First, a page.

I decided to finally clean out the shed in our back yard recently. My wife left the house early on a Saturday morning to run some errands and I knew that my cleaning the shed would please her greatly.
On the way out the door to fulfill my noble task, I take a quick look at the morning mail and notice a past due bill so I run upstairs to write a check.
Upon reaching for the checkbook, I see there is only one check left, so I call my mom in Georgia and ask her to send me more.
My mom tells me my uncle Fred is not doing well, and she makes me promise to give him a call, so I ring him as soon as I get off the phone with her.
He's happy to hear my voice, and reminds me that I still haven't sent any recent family pictures. When I get off the phone, I run downstairs, get the pictures, run back upstairs, and put them in an envelope.
I wake my computer up to get my uncle's address, and the phone rings. My neighbor's on the line asking me if I can move our bicycles so he can get a delivery. As I move our bikes I see another neighbor taking out their garbage, and realize I need to quickly do the same.
I run in for the garbage and the phone rings again. This time it's my daughter's piano teacher explaining the upcoming monthly teaching schedule.
Needless to say, by the time I get off the phone, I wind up just missing the garbage truck, and I slink back to the house knowing my wife won't be pleased having to keep the garbage for another two days.
At this point in time I realize that I need to establish my priorities and stick to them, or the day is really going to spin out of control.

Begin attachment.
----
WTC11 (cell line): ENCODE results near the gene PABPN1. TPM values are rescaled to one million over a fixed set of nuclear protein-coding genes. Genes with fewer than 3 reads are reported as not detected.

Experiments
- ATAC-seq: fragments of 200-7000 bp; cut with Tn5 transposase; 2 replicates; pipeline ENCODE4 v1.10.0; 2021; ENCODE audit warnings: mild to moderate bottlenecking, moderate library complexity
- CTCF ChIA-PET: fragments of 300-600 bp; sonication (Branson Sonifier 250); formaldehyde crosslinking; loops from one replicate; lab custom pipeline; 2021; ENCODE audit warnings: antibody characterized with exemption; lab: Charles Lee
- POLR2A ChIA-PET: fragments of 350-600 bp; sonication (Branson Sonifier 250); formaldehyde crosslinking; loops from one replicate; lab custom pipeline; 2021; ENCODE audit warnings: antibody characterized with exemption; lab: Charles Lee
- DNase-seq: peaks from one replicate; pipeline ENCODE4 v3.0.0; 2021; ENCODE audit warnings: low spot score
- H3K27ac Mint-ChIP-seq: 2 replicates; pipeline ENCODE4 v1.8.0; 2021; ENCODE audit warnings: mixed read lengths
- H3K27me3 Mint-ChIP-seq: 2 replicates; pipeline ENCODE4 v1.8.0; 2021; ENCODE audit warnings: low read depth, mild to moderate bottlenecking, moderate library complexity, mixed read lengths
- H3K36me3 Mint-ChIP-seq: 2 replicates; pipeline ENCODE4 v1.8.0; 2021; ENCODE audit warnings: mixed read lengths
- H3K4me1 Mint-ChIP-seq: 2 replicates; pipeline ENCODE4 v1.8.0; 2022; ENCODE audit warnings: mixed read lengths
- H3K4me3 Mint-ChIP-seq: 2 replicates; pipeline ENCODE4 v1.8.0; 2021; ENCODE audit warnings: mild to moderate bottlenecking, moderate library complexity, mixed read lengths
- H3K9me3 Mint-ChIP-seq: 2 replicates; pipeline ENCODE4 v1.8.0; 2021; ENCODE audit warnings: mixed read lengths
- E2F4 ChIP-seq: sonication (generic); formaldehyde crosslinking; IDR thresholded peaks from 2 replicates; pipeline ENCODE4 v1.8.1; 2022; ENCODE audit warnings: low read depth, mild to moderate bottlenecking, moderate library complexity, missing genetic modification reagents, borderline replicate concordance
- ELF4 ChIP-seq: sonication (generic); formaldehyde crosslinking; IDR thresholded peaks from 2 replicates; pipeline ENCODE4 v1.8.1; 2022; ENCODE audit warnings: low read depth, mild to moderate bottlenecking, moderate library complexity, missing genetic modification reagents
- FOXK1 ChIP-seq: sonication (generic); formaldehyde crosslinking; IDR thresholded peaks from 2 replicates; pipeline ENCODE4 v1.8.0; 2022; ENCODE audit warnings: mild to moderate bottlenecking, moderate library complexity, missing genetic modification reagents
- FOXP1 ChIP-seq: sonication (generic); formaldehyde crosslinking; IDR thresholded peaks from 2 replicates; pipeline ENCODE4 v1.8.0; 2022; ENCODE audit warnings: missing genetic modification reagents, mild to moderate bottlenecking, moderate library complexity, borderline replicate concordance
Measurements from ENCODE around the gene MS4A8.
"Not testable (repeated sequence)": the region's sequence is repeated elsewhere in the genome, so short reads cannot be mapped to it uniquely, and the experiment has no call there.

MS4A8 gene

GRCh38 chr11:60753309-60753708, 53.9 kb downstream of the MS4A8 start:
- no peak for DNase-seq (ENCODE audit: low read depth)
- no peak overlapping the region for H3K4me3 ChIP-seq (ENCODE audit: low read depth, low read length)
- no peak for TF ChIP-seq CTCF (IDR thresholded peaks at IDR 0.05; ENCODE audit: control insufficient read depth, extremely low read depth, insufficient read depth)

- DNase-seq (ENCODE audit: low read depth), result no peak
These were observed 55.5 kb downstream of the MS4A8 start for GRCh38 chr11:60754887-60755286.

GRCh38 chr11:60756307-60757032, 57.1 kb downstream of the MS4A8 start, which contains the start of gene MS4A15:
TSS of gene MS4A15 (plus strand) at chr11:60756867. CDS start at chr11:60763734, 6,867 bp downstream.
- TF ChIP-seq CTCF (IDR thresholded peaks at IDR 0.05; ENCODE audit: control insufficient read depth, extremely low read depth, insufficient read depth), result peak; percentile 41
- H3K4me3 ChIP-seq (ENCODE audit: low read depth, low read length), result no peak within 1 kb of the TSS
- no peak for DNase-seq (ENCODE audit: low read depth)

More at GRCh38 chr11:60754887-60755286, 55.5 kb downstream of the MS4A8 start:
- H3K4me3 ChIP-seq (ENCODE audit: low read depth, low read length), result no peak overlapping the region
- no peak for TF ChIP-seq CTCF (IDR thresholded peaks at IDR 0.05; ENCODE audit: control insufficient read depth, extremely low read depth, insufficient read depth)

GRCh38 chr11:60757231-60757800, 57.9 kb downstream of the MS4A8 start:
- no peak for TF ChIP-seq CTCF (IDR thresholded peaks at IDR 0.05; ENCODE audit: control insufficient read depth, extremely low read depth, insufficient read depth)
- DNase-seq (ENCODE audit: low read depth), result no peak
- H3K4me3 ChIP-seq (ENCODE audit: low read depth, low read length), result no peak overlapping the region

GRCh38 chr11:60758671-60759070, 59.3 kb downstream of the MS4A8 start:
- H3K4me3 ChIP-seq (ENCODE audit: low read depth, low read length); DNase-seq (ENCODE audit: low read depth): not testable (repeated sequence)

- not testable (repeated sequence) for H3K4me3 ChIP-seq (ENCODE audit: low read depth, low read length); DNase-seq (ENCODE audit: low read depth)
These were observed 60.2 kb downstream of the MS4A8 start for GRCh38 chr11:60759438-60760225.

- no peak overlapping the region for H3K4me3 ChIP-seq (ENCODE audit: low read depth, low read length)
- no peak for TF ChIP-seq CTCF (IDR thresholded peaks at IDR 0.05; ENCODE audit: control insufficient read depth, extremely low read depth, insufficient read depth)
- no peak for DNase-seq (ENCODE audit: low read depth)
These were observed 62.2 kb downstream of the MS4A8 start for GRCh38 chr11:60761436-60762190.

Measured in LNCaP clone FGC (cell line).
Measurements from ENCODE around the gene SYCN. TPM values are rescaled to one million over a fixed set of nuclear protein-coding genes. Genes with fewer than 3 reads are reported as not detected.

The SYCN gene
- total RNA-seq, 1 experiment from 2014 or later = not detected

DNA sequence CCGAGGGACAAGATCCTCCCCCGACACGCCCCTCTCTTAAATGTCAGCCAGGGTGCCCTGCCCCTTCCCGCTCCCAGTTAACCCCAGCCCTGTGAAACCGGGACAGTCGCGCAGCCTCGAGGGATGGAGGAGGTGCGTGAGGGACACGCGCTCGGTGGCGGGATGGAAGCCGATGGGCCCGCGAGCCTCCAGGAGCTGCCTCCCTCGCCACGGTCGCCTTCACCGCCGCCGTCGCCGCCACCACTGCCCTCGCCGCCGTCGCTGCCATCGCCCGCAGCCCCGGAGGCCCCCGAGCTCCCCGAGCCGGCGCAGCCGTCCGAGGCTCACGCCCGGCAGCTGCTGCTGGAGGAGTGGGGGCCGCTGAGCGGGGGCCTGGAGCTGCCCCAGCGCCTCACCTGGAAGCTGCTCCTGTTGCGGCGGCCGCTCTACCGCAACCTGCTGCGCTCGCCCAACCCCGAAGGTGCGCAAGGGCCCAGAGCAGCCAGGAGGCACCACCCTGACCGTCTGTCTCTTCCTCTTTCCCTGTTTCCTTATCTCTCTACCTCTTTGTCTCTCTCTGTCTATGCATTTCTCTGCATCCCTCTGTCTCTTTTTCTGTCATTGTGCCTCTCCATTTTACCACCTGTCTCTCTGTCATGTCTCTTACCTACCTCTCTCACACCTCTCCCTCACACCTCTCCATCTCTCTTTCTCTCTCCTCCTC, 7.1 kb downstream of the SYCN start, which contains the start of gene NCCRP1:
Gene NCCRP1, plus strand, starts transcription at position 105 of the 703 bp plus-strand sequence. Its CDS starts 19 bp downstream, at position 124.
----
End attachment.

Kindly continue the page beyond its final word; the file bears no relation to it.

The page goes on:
I sit down to sort myself out, and after a bit of time spent thinking, my wife comes back home and cheerfully asks me what I have accomplished so far today.
Upon hearing her question I suddenly feel the beginning of a panic attack coming on. I missed getting the garbage out in time, I still haven't written the check for the overdue bill, I haven't yet addressed the envelope with the pictures for my uncle, and of course I have yet to begin cleaning the shed.
Soon the day will be half over, and not only am I not making headway, but I am losing ground!
Recognizing the emotional pain, I am in my daughter pulls me over
to sit on the couch and climbs up on my lap.
"Daddy," she says, "Why don't you do what you told me to do the other day when I was upset? "
"Take three deep breaths..."
"Look around you and notice that indeed the world is NOT falling apart..."
"And give thanks for all that you have, and all of the people who love you!"
Better advice has never been given.
When you find your life spinning out of control, take the time to breathe and feel into the emotional experience you are creating. Regardless of the task at hand, if you maintain a clear concept of who you are and what you are wanting to accomplish, you can stay on track and feel OK with all that transpires.
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